Bravery – as in Walking the Walk

In a newsletter I received the other day, a teacher mentioned – in the middle of a whole lot of other stuff, without further ado – that they were not going to offer the study trips to the country far away anymore. Trips that they have organized for many years, and which are – have been – a big part of their identity and work. Because they don’t want to encourage people to fly (more than they already do), any longer.

I screamed internally (of joy) when reading this. In the little email-exchange that followed (from me sending words of appreciation as a response to the newsletter), we talked a bit about this. Agreeing on the earth’s health being a higher priority than everyone’s “right” to fly far and abroad just as we like – even for “good” purposes of “cultural exchange” and alike. And also raising the questions that come with that – what about all the meetings, the connections, the understanding of each other…and so many other beautiful, and important, aspects of the possibility to travel.

Huge topics, and we obviously found ourselves lacking the “total answers”, to any of it. And yet. To see this decision being made, and acted upon, just made me so glad. Quite the opposite from what I encountered another time, when I sent a suggestion to another teacher that they could encourage people to take the train instead of flying to their retreat, and I got a kind of no-reply back, in a style I have simply named “Love and Light is Not a Complete Answer”. Because it isn’t. Action is what counts, in the end, not fluffy words (I don’t have anything against the fluffy words themselves, I rather like beautiful combinations of letters, I just don’t care for them when the fluffyness does not contain any sort of stable core, down there under all the feathers).

That’s why that little, and big, sentence in that newsletter made me so happy, the other day. Such a refreshing, unfluffy, core-filled little group of words…ahhh. More of that, I wish for more of that!*


*And I better add a disclaimer here. I am not asking everyone to “do it all” or to try to be “perfect”. As I wrote in the Love and Light-post, I just expect people to at the very least understand their impact, to own up to the consequences of their actions, or no-actions. There are so many good examples of that out there, and also so many (in my view) not so excellent ones. So this exchange with this person who really just walks the walk – in the sense that they are acting out of the best of their knowledge, even when that heavily impacts their personal and professional life, just literally made my day, that day.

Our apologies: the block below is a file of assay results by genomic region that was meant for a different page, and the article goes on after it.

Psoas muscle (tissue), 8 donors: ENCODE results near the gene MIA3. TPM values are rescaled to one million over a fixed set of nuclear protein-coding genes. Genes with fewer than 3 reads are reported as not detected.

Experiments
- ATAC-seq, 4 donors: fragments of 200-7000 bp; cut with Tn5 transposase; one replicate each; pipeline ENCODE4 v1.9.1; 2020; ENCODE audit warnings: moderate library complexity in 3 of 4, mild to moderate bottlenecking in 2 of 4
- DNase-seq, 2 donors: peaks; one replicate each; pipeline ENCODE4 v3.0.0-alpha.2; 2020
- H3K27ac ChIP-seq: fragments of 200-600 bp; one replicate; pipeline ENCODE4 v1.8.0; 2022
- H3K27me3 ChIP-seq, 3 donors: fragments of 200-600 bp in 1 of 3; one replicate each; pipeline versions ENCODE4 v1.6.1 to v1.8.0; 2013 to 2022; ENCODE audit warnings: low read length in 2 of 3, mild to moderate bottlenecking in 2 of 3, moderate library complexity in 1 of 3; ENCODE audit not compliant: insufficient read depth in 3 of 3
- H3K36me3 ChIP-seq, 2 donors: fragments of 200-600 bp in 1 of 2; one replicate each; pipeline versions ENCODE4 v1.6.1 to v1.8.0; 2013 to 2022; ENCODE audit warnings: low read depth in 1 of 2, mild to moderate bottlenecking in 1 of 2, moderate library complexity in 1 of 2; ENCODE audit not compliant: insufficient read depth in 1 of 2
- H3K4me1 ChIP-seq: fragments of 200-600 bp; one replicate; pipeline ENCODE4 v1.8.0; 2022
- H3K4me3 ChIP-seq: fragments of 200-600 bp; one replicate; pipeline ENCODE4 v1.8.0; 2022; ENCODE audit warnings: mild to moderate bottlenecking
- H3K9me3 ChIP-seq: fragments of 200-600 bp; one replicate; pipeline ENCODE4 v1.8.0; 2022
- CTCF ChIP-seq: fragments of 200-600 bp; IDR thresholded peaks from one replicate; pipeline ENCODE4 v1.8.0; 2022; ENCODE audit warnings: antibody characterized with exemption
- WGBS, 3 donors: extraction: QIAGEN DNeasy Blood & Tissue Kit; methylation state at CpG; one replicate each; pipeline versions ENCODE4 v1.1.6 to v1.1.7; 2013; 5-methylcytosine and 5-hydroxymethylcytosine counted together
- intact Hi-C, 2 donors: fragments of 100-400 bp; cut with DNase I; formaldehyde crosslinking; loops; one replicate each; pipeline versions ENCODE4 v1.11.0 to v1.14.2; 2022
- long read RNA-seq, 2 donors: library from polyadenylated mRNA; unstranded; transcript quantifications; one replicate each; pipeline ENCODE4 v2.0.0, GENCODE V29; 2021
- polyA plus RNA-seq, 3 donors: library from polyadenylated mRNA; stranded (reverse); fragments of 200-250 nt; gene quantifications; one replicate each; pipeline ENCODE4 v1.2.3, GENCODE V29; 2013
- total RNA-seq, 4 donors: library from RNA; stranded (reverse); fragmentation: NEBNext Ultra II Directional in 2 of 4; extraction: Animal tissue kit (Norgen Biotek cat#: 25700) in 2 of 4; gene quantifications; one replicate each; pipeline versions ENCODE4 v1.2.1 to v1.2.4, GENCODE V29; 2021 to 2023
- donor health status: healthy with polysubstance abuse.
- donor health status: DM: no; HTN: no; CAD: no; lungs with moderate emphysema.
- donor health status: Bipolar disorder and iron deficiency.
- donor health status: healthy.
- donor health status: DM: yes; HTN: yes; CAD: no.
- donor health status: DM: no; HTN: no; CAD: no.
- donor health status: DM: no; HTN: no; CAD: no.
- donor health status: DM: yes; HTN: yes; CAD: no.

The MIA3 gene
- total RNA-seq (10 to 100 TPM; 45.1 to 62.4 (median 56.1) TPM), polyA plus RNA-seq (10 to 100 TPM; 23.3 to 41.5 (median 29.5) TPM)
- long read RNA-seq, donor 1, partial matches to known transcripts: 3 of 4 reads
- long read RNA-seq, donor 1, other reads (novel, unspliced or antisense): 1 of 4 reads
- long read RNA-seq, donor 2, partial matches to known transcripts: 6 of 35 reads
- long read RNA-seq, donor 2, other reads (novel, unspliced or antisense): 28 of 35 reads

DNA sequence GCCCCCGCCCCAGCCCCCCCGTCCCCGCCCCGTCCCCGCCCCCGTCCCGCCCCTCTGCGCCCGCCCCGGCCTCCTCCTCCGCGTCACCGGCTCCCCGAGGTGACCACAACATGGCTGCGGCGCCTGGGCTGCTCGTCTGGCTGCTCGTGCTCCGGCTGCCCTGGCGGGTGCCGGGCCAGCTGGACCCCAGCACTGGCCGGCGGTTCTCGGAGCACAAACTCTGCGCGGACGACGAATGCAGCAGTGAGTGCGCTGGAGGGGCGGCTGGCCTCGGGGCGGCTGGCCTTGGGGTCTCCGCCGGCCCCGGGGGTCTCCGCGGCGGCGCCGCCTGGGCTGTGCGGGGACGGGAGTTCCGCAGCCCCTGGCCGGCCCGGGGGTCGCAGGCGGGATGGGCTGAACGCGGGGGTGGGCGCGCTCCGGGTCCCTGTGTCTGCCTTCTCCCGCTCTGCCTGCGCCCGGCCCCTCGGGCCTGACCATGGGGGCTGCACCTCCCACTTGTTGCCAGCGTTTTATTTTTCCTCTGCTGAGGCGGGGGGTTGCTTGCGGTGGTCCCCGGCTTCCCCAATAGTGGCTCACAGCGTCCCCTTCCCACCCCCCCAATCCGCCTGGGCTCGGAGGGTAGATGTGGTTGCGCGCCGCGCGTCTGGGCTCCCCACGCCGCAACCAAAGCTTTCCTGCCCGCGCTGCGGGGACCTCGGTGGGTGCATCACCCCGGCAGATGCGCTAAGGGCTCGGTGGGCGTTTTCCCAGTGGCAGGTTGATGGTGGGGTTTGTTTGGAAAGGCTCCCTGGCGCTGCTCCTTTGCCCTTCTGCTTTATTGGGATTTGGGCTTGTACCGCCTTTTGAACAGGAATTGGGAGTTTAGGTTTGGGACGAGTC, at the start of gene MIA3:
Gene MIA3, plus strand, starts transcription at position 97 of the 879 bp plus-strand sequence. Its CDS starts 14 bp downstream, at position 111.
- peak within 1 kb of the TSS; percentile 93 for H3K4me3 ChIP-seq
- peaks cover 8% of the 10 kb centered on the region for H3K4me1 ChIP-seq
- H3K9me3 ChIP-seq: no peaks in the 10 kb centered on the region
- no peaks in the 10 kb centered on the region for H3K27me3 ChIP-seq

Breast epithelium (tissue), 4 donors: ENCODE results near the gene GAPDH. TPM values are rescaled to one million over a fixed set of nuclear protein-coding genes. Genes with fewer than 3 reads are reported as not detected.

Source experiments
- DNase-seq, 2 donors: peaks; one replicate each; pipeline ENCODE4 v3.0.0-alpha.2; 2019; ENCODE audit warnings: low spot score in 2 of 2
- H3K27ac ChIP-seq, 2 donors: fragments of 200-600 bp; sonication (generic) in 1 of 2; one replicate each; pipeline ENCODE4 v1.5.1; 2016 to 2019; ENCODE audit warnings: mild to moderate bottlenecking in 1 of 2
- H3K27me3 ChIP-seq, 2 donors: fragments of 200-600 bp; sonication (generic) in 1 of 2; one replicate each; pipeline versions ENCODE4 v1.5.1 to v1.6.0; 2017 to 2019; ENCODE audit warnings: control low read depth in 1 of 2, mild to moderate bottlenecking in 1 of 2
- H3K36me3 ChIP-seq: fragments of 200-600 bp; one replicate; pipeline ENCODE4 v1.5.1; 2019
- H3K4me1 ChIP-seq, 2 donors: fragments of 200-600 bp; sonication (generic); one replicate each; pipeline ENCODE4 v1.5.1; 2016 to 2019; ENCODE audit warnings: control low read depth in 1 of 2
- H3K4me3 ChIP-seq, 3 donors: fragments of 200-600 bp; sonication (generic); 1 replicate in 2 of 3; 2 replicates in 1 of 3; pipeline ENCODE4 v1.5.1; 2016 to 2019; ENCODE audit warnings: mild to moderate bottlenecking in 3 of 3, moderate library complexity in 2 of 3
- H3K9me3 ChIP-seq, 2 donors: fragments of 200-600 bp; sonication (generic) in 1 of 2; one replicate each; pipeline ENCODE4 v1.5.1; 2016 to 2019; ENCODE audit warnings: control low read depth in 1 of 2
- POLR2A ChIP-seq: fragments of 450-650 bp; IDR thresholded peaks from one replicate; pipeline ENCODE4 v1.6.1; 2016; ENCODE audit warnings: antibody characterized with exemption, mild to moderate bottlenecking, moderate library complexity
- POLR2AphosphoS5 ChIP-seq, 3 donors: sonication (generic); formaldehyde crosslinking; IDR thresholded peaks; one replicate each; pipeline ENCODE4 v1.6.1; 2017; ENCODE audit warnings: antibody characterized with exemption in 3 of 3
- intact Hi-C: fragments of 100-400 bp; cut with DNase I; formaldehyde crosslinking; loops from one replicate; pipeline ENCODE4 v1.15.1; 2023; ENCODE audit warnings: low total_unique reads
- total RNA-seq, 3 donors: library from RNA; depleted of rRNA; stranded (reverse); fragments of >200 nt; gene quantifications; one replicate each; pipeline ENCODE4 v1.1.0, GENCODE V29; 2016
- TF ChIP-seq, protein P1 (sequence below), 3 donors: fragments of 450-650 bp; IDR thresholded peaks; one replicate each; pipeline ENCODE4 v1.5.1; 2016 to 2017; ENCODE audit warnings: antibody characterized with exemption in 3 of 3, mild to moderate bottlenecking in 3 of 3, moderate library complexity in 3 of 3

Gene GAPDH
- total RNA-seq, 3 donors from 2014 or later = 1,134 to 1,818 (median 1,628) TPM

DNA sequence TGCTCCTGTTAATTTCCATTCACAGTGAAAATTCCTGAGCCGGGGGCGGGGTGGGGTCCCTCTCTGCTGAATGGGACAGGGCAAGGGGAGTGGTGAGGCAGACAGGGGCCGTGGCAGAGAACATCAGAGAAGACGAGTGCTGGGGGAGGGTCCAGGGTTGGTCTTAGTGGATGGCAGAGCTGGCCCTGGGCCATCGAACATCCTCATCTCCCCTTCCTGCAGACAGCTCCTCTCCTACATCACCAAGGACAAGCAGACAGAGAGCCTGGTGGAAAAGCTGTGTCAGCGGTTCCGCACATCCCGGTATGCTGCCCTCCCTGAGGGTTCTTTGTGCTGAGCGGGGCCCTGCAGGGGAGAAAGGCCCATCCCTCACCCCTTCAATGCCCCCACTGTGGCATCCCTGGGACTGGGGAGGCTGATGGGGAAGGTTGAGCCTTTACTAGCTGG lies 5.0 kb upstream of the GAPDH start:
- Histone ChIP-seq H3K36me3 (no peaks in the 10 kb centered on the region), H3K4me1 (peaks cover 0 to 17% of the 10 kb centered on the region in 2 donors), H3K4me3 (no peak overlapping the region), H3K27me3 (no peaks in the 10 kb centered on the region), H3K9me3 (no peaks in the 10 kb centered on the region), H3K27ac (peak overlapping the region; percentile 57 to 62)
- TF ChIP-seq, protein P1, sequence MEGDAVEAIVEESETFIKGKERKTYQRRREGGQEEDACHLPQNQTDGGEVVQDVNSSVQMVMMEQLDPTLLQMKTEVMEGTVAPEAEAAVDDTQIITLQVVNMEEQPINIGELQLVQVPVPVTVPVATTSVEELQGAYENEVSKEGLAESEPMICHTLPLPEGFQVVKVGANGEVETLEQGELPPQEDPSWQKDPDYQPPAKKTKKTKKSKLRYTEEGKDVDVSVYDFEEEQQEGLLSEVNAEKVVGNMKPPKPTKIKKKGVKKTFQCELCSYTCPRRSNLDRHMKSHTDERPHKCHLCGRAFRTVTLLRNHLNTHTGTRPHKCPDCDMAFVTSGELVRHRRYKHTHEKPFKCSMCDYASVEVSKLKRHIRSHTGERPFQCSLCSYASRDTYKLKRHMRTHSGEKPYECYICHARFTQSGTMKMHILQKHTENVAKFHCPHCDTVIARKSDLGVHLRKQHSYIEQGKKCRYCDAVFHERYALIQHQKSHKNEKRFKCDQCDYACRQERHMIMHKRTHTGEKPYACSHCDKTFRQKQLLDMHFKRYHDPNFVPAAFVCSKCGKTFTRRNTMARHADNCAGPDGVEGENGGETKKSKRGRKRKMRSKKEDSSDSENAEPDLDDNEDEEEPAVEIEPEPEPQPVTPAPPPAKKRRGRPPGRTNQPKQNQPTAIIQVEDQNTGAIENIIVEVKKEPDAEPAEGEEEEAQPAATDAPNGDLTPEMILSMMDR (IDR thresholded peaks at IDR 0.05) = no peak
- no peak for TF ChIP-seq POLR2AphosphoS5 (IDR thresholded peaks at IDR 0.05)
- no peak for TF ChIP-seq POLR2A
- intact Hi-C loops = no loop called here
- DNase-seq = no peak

I can also add, that they informed me that they would still do those same travels, themselves, because of ongoing projects in this far away place. And how that is something they will not “advertise”, in order not to inspire more people to come along; that ceasing with the courses will at least do that – stop the idealisation of traveling (my choice of words), in addition to the perhaps more obvious non-selling of additional flight-seats because of those same courses. And that’s a huge point, I feel. Similarly to my own travels this summer – they were hardly “perfect” from an environmental point of view, at all. But I can still “use” them, in how I speak about them with people I meet. I can turn the focus to that very aspect, and at least plant seeds of thoughts and ideas, ask questions, investigate and so on, and in that way help spreading awareness and maybe even impact someone (including myself, it all starts there 🙂 ) to re-think their own traveling.
That’s where we really met in this whole interaction, that day. And ah, how it also reminded me of the importance of having people to talk to, people that are on somewhat the same page, and who you can mirror and be mirrored back from, in the midst of all that is going on around us. So this is a reminder of that too – to reach out to people when they speak to your heart (or brain), it can be so rewarding in all its simplicity, even when just in the form of a couple of emails sent back and forth on a regular Wednesday afternoon!
The other approach described:
In Swedish:

Leave a Reply

Fill in your details below or click an icon to log in: Logo

You are commenting using your account. Log Out /  Change )

Twitter picture

You are commenting using your Twitter account. Log Out /  Change )

Facebook photo

You are commenting using your Facebook account. Log Out /  Change )

Connecting to %s